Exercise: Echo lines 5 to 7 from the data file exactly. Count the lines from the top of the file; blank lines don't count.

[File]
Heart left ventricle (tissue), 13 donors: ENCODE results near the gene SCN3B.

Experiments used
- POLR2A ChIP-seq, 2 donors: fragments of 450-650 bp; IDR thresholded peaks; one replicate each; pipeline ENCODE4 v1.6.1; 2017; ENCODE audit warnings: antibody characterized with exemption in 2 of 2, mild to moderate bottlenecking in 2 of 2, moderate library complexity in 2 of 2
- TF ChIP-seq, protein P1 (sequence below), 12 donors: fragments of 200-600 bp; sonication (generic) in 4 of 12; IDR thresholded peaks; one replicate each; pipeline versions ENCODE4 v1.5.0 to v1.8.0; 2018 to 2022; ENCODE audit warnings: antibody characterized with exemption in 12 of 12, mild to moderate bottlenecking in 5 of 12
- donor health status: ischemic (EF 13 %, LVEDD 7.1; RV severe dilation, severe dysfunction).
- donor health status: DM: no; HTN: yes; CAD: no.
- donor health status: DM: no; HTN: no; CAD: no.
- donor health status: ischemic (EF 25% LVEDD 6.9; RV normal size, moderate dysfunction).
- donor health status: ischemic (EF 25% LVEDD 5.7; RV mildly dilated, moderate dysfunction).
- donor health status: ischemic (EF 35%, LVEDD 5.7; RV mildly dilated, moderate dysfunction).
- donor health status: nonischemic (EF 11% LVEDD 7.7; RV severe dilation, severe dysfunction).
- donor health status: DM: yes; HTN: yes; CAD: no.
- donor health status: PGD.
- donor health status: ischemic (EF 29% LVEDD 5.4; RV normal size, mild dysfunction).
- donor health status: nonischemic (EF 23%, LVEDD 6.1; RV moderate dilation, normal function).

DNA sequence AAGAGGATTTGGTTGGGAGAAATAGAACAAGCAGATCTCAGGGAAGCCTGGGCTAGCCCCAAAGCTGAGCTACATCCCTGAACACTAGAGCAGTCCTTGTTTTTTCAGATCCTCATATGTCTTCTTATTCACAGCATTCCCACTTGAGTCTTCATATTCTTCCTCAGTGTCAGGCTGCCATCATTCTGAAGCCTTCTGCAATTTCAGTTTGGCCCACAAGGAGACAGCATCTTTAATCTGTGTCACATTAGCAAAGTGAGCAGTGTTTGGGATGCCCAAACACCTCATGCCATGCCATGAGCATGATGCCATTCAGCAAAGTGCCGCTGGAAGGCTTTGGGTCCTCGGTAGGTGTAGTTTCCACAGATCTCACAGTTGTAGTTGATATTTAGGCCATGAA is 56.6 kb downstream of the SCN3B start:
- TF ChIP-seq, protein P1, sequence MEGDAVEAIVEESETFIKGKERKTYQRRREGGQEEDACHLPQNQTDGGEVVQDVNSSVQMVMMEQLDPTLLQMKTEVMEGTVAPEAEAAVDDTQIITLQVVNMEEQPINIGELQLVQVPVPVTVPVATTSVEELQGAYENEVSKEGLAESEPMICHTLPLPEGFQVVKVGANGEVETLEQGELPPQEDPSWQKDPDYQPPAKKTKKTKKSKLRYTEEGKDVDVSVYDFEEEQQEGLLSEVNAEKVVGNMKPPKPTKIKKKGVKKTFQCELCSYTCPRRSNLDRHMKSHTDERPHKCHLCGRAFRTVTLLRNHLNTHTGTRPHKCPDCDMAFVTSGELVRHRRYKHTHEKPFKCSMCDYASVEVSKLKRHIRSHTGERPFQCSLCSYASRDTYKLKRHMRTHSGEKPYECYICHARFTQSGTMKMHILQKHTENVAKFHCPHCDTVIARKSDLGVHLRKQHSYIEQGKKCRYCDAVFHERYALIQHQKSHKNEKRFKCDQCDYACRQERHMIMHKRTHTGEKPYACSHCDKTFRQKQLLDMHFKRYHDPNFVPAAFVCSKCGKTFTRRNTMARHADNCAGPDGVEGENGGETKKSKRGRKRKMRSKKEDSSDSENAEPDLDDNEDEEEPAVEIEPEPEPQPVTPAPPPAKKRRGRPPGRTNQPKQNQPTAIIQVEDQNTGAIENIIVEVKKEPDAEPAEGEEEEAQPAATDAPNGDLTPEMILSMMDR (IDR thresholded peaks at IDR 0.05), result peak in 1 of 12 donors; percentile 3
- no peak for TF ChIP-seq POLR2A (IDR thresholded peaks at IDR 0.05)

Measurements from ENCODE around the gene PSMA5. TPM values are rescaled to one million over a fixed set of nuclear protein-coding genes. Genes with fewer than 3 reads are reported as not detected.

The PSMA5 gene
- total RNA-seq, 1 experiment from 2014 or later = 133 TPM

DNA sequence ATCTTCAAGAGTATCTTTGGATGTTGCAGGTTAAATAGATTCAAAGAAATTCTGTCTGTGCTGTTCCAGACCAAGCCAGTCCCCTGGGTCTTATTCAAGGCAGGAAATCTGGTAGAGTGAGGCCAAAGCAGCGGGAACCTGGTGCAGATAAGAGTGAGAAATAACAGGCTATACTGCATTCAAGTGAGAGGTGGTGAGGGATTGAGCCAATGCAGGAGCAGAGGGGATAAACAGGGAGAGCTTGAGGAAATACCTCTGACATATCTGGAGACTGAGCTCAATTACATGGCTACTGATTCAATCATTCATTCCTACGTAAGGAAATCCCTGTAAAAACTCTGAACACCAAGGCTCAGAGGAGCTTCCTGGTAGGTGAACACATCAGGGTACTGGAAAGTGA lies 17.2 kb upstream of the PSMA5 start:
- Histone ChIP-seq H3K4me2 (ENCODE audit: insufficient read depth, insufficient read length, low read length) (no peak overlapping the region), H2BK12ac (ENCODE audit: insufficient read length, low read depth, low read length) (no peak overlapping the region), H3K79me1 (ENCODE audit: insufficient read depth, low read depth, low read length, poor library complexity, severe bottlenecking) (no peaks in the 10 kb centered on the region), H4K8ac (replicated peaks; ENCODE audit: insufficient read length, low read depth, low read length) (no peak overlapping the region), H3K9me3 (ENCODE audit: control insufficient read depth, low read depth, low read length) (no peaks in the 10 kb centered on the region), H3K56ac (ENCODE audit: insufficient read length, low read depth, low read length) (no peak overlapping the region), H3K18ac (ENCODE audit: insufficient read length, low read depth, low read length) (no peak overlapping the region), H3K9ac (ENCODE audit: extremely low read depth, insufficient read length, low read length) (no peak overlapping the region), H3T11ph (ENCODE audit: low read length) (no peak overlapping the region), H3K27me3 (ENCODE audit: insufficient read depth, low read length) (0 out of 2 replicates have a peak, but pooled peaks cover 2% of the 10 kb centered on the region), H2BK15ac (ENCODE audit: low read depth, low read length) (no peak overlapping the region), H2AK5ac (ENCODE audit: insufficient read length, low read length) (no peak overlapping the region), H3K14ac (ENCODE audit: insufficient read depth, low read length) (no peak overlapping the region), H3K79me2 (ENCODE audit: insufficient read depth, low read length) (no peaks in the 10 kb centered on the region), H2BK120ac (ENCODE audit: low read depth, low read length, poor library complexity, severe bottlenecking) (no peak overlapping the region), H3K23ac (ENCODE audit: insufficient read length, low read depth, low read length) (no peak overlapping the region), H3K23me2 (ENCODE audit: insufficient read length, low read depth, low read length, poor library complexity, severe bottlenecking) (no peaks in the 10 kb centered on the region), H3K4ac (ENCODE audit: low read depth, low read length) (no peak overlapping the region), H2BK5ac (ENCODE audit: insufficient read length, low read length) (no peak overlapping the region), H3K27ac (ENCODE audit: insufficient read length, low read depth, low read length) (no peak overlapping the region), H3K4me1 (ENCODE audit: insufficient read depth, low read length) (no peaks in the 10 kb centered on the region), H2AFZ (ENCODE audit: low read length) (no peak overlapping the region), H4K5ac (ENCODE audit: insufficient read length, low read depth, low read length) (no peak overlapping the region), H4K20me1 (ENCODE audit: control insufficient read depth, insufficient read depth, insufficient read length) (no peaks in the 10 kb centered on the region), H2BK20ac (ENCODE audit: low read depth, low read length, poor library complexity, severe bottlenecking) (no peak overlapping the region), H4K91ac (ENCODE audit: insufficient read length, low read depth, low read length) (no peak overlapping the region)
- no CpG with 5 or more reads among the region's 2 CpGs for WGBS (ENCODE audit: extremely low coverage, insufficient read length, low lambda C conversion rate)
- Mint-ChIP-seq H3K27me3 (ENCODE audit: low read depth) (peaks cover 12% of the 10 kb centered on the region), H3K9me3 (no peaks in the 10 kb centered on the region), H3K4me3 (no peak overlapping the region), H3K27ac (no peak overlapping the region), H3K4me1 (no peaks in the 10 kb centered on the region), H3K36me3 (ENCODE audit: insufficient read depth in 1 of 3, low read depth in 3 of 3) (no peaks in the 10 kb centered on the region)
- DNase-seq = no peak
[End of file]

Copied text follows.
- donor health status: ischemic (EF 13 %, LVEDD 7.1; RV severe dilation, severe dysfunction).
- donor health status: DM: no; HTN: yes; CAD: no.
- donor health status: DM: no; HTN: no; CAD: no.